I just feel like I don't know enough about how a fairly large medieval city would look like. I have no need to know population numbers or anything of the sort. How crowded the city should be doesn't necessarily have to matter; It could be a very large city under the thumb of an oppressive Mad King, making the city seem dead at all hours of the day, or it could be a kingdom of people who love festivities and essentially celebrate every single day for some reason or other, making the city feel alive and bustling 24/7. It depends on where I want to go with the story, really.
     
  4. Rei
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    Rei Contributing Member Contributor

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    Why does it have to be set in a medieval world? I don't understand how a non-medieval setting takes away from it.
     
  5. von Pook
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    von Pook Contributing Member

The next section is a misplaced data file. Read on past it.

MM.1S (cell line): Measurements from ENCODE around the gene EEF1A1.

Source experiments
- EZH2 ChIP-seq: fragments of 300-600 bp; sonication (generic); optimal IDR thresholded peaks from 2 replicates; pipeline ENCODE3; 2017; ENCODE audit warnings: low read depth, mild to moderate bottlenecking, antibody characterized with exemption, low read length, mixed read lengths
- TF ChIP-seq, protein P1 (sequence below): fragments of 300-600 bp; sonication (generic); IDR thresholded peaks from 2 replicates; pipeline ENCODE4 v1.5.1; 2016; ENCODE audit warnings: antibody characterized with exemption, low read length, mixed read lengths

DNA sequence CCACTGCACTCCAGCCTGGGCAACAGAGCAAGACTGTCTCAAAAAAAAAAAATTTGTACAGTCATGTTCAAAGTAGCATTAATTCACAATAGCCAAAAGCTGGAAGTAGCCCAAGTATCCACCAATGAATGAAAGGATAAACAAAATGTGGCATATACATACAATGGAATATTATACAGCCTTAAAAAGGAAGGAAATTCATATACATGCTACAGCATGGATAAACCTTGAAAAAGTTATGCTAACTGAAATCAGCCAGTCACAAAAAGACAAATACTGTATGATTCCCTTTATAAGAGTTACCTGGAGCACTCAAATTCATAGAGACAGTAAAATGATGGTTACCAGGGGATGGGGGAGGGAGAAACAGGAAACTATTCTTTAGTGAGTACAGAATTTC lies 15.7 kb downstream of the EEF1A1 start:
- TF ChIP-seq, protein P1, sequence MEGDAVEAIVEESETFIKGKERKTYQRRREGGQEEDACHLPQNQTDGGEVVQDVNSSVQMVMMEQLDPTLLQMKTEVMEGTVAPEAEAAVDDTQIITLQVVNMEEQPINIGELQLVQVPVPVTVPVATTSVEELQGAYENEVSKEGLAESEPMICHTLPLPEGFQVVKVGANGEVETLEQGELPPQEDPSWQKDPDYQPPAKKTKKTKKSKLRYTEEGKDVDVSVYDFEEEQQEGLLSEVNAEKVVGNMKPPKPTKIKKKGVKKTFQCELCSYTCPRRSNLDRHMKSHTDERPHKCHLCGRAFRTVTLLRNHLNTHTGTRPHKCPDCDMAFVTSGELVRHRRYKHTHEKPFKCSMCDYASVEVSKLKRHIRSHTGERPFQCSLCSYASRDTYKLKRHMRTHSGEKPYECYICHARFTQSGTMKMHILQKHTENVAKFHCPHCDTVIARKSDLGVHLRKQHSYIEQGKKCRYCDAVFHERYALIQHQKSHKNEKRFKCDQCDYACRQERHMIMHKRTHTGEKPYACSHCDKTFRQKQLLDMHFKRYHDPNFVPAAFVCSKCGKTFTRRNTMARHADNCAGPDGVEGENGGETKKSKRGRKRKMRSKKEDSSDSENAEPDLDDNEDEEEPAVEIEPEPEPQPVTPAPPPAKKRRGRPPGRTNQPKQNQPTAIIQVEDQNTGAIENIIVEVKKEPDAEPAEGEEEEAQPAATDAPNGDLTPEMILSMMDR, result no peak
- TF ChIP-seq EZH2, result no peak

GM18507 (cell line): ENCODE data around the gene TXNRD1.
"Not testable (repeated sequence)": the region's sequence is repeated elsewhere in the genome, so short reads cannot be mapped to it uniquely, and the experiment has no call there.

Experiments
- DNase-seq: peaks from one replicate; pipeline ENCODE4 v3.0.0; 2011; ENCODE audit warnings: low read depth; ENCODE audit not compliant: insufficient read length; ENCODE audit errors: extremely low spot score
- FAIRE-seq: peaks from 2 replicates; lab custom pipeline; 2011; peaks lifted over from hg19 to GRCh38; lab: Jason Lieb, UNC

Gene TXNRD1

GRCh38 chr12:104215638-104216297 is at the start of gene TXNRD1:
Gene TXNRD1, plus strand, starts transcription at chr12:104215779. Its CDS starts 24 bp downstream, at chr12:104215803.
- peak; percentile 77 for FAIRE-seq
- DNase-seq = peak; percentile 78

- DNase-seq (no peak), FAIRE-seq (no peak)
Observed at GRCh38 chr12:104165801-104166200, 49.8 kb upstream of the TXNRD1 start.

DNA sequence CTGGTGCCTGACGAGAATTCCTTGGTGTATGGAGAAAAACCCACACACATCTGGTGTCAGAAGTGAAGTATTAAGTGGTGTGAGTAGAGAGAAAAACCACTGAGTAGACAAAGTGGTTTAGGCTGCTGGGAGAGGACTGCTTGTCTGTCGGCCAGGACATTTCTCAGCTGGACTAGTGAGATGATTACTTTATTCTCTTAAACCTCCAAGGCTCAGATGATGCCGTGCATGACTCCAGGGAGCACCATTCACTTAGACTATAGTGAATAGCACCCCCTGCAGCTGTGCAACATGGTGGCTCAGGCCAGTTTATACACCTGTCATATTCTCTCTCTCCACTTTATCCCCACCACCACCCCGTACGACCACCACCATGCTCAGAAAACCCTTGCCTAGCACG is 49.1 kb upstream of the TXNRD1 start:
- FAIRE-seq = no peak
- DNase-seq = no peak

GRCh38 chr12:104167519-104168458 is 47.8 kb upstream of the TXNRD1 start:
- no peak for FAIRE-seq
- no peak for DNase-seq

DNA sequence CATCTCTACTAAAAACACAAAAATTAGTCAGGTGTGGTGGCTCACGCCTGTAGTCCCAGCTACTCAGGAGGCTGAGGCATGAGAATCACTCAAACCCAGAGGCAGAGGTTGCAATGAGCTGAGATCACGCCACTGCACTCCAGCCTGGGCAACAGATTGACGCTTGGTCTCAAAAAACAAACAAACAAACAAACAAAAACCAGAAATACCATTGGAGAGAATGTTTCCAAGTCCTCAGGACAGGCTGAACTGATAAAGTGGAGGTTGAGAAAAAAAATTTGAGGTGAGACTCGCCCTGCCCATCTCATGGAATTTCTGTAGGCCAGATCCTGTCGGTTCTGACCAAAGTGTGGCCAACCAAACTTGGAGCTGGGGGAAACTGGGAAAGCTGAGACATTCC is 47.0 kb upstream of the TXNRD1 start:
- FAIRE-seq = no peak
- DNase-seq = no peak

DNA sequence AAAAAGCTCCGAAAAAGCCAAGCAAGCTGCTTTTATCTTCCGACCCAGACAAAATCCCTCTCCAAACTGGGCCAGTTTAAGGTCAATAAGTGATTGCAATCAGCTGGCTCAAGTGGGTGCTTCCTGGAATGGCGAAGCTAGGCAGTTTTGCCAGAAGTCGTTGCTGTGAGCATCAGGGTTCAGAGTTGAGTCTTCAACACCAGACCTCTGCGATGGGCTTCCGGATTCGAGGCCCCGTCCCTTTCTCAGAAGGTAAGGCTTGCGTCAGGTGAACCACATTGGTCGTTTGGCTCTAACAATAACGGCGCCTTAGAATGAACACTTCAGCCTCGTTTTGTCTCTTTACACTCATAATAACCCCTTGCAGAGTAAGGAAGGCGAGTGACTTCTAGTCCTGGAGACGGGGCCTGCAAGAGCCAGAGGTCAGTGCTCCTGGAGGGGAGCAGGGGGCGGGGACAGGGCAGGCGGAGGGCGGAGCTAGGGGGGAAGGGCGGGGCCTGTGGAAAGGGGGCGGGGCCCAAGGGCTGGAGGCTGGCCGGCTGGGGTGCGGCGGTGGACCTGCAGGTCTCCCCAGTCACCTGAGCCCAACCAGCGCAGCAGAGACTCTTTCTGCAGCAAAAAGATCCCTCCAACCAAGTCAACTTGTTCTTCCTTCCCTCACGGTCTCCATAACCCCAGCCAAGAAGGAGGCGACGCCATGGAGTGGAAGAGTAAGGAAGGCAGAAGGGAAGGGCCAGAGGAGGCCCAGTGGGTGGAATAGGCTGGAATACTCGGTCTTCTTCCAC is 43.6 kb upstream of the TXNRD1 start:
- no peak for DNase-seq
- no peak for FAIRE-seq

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    Really you need to read/watch some medieval history, to improve your knowledge of what the cities and city life would be like, or if you need mere imagery, just go to Google...

    Here's a brief overview;
    Inside a medieval walled city, space was scant and used to its maximum capacity. Narrow streets, sometimes no broader than a person's shoulders, doubled as gutters, slaughterhouses, and latrines. Cities were noisy and stunk. All waste, excrement, and even dead children was thrown from the windows of the houses to the streets below. The top of each story of houses jutted out beyond the walls of the ones below, so little light and air reached the reeking, disease ridden streets, that in the black of night were patrolled by watchmen, thieves and knifemen.
     
  6. DragonGrim
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    DragonGrim Contributing Member